WVU reinforces humanities studies through creative research and fellowships

The Humanities Center at West Virginia University is reinforcing the relevance of humanistic inquiry and research devoted to the study of human thought, culture and history. And it’s highlighting how learning the skills and thinking to thrive in today’s globalized society is more important than ever.

Memorial fund established by Coach Huggins advances West Virginia cancer care

WVU Men’s Basketball Coach Bob Huggins launched the Norma Mae Huggins Cancer Research Fund after his mother lost her battle with colon cancer in 2003. To date, the fund has raised about $5 million to support clinical research trials for cancer patients in West Virginia. But, to the patients and physicians impacted by those funds, the value is priceless.

Clean water and compassion: A recipe to rebuild a hurricane-ravaged island

Jason Hubbart, a professor of hydrology and water quality at the Davis College of Agriculture, Natural Resources and Design, was asked by Barbuda officials in 2018 to come help assess the island’s freshwater resources. Apparently, throughout the island’s history, the quality of water has never been professionally tested.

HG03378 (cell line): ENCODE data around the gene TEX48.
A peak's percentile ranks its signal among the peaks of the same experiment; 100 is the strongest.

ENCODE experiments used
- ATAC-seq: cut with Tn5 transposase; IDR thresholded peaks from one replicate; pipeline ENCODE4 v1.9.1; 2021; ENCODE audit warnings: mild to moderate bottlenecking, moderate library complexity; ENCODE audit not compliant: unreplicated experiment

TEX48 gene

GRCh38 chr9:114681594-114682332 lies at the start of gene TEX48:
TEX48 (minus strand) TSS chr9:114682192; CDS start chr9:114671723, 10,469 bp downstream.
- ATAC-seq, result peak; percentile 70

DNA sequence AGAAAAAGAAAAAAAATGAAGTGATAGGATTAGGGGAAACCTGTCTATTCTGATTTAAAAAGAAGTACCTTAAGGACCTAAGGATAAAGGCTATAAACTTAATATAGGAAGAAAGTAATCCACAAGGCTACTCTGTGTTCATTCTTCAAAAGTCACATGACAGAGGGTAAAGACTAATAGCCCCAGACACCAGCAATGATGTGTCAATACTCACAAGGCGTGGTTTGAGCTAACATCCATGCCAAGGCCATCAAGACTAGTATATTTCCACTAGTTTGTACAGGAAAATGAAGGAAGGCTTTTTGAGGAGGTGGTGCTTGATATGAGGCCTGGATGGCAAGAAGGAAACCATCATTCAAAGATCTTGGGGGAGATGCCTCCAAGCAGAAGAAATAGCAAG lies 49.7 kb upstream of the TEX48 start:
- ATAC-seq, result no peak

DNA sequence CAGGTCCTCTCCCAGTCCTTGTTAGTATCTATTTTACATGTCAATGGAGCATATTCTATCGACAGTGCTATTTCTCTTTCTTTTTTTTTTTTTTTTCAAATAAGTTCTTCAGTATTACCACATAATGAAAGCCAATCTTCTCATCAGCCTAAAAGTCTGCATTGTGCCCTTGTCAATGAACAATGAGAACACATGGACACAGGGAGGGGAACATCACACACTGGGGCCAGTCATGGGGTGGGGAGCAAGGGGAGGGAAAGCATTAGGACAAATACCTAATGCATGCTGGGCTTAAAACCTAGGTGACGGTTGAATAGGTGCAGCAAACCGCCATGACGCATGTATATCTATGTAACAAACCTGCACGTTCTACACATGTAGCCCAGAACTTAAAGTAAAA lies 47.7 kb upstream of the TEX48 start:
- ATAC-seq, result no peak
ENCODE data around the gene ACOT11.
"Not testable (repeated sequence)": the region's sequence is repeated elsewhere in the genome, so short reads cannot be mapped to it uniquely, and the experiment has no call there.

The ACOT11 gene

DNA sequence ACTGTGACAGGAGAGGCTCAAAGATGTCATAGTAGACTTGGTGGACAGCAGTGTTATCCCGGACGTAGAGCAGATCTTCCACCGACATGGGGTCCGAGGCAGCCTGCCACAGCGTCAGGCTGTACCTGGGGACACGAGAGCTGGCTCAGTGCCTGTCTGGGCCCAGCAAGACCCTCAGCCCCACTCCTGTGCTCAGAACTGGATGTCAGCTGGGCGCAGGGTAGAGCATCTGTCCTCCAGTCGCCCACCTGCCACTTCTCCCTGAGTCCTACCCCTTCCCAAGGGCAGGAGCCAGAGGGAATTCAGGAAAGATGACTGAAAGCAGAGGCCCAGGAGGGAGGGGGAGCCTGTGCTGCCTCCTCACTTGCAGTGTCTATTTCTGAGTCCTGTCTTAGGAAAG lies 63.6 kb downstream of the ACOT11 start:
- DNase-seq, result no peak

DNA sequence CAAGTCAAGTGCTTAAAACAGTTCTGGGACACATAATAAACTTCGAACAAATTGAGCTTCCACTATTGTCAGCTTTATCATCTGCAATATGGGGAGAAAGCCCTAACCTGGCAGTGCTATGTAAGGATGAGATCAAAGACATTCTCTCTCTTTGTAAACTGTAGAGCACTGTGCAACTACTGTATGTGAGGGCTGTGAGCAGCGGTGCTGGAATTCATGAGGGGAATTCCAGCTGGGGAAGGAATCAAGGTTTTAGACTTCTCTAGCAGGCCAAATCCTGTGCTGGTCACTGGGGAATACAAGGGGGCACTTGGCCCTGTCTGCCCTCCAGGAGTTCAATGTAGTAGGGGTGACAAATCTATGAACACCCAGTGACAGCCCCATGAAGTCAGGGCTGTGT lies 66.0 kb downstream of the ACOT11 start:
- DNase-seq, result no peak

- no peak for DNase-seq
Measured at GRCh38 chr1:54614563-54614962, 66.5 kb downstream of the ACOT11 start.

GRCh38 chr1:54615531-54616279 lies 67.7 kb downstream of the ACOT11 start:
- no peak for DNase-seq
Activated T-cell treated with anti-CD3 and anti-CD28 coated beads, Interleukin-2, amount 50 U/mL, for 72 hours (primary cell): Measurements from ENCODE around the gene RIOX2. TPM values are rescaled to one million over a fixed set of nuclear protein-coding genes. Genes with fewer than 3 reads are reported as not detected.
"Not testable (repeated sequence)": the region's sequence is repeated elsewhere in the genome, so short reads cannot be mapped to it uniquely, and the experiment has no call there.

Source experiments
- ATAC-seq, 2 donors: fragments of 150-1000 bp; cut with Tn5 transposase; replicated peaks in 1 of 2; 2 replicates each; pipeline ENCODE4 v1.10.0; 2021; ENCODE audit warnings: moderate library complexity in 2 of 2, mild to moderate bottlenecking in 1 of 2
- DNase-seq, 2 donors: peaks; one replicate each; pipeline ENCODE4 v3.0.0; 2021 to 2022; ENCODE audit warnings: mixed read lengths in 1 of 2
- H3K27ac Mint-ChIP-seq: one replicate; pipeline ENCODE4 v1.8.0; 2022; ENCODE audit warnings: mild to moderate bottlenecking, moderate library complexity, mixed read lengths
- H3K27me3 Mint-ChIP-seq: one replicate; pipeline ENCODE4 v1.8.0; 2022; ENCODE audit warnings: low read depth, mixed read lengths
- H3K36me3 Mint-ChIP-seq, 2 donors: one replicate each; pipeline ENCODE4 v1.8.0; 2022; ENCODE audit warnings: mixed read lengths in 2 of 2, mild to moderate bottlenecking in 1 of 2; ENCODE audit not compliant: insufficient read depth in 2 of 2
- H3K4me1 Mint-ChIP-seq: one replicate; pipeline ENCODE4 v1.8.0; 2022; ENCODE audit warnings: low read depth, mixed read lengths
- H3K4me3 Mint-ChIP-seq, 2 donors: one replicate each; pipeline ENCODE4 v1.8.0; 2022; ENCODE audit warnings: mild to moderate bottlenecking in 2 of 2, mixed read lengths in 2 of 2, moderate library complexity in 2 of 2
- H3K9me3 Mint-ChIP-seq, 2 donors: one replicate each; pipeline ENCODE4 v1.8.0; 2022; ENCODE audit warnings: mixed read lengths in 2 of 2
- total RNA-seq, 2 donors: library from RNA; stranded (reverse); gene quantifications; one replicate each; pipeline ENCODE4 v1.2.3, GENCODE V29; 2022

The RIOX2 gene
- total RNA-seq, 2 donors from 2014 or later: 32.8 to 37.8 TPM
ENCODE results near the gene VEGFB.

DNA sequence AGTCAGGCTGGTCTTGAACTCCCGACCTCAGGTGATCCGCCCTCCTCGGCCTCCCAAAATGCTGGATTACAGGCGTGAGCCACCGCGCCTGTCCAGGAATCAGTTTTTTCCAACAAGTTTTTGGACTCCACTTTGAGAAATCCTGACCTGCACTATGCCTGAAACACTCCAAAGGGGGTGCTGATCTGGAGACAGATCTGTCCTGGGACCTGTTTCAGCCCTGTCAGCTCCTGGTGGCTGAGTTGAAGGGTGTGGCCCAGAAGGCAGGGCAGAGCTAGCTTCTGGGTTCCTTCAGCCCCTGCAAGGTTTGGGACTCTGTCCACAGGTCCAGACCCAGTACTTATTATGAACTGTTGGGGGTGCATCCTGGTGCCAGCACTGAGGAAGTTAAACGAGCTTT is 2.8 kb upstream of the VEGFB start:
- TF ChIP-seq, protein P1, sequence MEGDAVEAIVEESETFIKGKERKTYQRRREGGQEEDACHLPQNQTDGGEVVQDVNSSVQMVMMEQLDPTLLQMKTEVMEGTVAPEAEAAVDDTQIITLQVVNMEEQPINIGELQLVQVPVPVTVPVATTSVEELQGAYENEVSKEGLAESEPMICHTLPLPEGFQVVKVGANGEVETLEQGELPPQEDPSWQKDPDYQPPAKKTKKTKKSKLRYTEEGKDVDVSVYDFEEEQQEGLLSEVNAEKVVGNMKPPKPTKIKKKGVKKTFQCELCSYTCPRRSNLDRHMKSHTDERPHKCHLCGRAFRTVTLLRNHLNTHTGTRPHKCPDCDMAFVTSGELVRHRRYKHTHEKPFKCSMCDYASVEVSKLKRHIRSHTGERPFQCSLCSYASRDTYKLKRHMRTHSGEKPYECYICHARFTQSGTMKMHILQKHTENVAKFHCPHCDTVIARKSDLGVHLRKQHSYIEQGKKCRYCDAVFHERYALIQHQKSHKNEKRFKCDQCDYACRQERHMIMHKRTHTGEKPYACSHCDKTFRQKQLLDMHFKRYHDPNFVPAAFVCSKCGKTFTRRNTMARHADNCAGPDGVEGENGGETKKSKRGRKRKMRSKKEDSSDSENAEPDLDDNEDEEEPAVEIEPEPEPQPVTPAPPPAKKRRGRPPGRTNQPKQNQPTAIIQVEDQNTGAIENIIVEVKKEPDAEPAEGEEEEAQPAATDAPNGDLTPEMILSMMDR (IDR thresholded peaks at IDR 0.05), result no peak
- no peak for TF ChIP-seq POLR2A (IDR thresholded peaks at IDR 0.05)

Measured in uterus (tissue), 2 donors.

Helicopter parents and ‘hothouse children’—WVU researcher explores the high stakes of family dynamics

Kristin Moilanen, associate professor of child development and family studies, said the phenomenon of helicopter parenting most often occurs in middle- to upper-class families where stakes are high for parents to be able to show off their children’s success. Her research, which focuses on young adults 18- to 24- years-old, indicates that high helicopter parenting leads to “low mastery, self-regulation and social competence.”

Too much light may darken mood of hospital patients, say WVU researchers

This time of year can cause trouble for people with seasonal affective disorder, a type of depression that the waning daylight of autumn evokes. But new research by West Virginia University researchers Randy Nelson and Courtney DeVries suggests that getting too much light—instead of too little—may trigger depression, too.